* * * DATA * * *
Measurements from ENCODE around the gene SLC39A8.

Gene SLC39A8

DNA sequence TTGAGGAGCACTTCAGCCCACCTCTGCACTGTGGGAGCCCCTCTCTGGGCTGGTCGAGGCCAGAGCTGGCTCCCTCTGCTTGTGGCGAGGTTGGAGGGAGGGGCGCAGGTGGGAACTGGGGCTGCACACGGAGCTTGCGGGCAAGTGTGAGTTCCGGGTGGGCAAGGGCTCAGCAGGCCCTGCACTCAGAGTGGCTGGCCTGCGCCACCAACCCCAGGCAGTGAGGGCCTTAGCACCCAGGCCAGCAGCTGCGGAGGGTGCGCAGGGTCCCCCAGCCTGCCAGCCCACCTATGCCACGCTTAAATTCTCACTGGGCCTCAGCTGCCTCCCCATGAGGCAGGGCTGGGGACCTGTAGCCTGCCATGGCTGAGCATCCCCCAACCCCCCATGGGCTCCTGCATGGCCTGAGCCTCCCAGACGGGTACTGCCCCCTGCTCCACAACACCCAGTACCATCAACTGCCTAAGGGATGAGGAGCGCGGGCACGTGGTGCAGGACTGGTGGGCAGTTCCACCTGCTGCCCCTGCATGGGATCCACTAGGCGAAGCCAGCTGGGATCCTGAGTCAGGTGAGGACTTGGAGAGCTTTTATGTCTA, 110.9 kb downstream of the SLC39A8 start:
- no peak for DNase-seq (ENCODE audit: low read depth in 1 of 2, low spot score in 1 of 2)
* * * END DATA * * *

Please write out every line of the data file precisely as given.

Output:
Measurements from ENCODE around the gene SLC39A8.

Gene SLC39A8

DNA sequence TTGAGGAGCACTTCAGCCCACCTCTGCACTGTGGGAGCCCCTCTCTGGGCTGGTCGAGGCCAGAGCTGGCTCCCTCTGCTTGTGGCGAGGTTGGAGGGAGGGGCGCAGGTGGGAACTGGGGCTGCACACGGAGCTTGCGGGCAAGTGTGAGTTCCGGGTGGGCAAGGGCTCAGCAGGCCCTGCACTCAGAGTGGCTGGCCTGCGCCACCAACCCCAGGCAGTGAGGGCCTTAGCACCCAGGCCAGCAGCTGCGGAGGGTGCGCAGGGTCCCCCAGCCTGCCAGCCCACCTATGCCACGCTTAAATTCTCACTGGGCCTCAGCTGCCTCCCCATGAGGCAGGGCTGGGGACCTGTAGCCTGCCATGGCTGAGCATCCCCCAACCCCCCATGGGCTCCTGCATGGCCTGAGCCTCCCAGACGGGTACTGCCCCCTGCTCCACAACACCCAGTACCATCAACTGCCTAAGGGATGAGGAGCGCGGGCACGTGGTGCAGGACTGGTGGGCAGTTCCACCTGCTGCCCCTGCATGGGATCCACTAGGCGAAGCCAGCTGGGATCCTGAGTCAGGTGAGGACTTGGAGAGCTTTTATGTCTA, 110.9 kb downstream of the SLC39A8 start:
- no peak for DNase-seq (ENCODE audit: low read depth in 1 of 2, low spot score in 1 of 2)